Question – If you had to get stuck in a time loop, which holiday would you like to be stuck enduring the least? Thanksgiving – if you had to spend the entire day at your least favorite relative’s house? Labor Day – if you were still in school and had to return? Valentine’s Day – after you’d just been dumped? In “Groundhog Day,” Bill Murray plays a TV newsman who travels to a quaint town to do a story on that holiday and manages to get himself trapped in a time loop from which he can’t even extricate himself by committing suicide. In “Miss Peregrine’s Home For Peculiar Children” (based on the book by Ransom Riggs), a group of children with supertalents and their guardian (Eva Green) seek refuge in a time loop of a single day, which strikes me as ultimately dull but which seems to work out nicely for them. For awhile anyway.
Asa Butterfield plays the young adolescent hero who lives in present day Florida. Since he was little, he has had a close relationship with his grandfather (Terence Stamp), far closer than the one he has with his dad (Chris O’Dowd). His grandfather has always enjoyed telling him stories based on a box of old pictures of children he once knew when he was sent to away to avoid “monsters.” These children have “peculiarities,” i.e. powers very much like the ones the “X-Men” characters have – such as the ability to manipulate fire, control a swarm of bees, and defy gravity which is Ella Pernell’s specialty. Mrs. Peregrine, their guardian herself has the ability to transform into her namesake, which made me jealous because my number one superpower if I had a choice would be flight. Anyway, when the movie opens, Asa returns home from work, only to witness the (apparently) supernaturally caused death of his grandfather. However, he naturally suspects he might be going crazy – and that’s certainly the consensus of his parents who ship him off to a shrink. After some time on the couch dissecting his psyche, Asa persuades his dad to bring him on a trip to the remote Welsh island where the children’s home once was. This is when the story kicks into high gear.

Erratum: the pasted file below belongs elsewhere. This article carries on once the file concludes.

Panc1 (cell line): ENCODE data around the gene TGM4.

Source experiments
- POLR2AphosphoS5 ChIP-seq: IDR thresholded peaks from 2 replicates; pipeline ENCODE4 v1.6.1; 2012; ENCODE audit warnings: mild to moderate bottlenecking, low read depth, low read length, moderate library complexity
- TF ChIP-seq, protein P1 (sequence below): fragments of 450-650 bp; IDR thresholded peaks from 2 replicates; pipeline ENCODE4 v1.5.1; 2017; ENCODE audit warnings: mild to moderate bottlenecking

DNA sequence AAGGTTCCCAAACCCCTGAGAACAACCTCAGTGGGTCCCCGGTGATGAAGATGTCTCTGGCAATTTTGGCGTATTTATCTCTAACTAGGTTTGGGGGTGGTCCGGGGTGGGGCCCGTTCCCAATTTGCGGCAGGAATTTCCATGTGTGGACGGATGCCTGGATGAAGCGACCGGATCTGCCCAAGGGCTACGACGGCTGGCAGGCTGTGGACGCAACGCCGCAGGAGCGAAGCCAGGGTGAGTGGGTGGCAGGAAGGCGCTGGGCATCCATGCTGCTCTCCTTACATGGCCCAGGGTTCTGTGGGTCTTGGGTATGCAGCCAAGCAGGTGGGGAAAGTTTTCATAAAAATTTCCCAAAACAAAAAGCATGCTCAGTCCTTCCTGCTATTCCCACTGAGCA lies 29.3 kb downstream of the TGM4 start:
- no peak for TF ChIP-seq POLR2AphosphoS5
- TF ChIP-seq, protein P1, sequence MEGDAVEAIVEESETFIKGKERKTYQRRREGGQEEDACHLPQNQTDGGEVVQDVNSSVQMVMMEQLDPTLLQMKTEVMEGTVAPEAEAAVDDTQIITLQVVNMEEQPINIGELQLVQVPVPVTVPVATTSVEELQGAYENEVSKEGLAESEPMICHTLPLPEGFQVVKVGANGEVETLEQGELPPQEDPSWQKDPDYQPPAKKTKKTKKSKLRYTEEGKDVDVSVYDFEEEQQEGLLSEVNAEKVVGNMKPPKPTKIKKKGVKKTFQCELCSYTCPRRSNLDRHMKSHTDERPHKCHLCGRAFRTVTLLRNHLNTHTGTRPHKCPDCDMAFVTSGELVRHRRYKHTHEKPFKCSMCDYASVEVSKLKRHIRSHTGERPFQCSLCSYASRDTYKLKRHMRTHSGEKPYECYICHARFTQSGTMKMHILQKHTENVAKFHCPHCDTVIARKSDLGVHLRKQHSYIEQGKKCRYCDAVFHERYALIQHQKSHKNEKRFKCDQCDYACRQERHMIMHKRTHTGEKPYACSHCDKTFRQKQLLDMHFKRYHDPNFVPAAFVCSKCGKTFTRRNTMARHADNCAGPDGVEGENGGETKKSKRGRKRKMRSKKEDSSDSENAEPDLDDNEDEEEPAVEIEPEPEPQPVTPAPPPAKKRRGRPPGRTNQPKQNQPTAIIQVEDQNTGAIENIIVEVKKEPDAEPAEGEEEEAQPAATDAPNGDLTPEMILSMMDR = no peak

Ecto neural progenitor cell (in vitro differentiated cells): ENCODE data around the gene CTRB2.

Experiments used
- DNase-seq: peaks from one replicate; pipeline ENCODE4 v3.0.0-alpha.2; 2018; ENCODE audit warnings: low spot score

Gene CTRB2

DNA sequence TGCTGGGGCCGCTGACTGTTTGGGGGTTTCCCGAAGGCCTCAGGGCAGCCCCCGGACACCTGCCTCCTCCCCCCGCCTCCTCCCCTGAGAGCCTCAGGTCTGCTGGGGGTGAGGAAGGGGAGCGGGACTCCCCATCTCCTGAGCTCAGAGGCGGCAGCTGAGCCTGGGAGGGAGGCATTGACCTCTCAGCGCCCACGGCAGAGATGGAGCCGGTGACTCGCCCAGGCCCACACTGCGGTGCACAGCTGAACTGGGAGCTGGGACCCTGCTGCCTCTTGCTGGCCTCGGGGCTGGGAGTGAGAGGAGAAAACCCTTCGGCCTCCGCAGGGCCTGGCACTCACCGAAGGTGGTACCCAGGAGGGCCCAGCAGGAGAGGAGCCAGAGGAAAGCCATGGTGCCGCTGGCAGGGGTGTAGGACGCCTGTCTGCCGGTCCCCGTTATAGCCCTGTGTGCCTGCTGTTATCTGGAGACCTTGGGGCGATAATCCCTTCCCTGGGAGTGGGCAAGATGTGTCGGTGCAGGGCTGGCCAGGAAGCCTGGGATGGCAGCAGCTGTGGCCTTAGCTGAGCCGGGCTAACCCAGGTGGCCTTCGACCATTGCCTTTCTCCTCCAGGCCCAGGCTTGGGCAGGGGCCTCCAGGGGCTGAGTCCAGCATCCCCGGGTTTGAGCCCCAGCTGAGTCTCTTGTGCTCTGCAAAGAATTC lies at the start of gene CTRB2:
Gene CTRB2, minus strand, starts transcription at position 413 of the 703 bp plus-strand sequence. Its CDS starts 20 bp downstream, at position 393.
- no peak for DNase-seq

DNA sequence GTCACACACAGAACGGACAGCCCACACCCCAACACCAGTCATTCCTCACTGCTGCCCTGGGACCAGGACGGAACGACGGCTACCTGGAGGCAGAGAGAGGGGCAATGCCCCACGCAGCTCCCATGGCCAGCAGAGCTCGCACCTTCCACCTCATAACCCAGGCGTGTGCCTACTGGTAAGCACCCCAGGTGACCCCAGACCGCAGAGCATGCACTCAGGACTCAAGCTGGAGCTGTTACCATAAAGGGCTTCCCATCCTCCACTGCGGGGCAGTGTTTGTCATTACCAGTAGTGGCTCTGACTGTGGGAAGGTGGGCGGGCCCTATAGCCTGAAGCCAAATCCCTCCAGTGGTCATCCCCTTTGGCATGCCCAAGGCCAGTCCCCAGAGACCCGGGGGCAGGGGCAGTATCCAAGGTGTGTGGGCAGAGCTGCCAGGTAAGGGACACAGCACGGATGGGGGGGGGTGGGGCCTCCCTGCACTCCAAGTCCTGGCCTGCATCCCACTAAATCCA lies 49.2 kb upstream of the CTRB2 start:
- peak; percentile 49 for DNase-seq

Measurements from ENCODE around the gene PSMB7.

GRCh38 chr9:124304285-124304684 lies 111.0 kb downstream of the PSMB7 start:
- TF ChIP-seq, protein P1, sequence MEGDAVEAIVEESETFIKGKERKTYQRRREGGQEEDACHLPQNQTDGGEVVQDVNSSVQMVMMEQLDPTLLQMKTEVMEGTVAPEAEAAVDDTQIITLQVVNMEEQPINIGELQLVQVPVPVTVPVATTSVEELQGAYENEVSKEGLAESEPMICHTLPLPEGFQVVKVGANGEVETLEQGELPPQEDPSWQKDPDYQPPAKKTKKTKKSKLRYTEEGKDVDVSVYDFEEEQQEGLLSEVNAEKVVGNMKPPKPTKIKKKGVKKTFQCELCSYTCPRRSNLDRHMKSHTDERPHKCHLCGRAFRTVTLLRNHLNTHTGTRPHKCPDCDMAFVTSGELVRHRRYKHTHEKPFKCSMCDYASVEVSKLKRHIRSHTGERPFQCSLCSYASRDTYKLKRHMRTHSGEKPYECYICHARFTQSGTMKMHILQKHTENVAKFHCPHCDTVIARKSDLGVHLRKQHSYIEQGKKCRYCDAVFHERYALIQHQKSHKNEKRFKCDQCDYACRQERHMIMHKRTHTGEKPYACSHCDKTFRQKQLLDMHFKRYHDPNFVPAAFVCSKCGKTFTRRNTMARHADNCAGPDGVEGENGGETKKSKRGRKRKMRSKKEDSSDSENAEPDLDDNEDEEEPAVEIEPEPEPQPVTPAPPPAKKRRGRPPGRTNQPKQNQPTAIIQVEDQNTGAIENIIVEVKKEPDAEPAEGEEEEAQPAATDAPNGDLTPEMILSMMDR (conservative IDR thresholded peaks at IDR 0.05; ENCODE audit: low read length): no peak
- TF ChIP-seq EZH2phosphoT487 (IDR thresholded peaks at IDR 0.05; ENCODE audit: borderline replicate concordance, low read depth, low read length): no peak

Asa manages to find the ruined home – complete with actual residents, which surprisingly doesn’t make him confident that his sanity is returning. But it turns out to be true – and he manages to find his way inside a time loop – the same one that his grandfather had once been in (yes, I’m sorry, I can’t explain this better). Thanks to the residents and Eva, Asa learns that the loop exists to protect them from enemies – and these are formidable enemies indeed. Led by Samuel L. Jackson, they are a group of eye-eating zombies that can turn into people if they wish to disguise themselves. Samuel apparently needs a steady supply of eyes of “peculiars,” and that’s why he keeps trying to hijack different loops. When he manages to infiltrate Eva’s, he wastes no time wreaking havoc, and it’s up to Asa – who just may be a peculiar himself – to save the day.
I don’t know why this movie wasn’t released closer to Halloween – it’s a perfect kids’ film to see around that time, but I’m sure the makers had their reasons. Never having read the book, I went into this cold, and was pleasantly surprised at how much struck me as original. Fantasy and science fiction are tough genres to come up with original concepts, but a lot of this felt fresh, even if I had no idea where the plot was going for much of the movie. Asa and his friends are appealing, and regardless of whether or not it’s a faithful adaptation, I enjoyed it.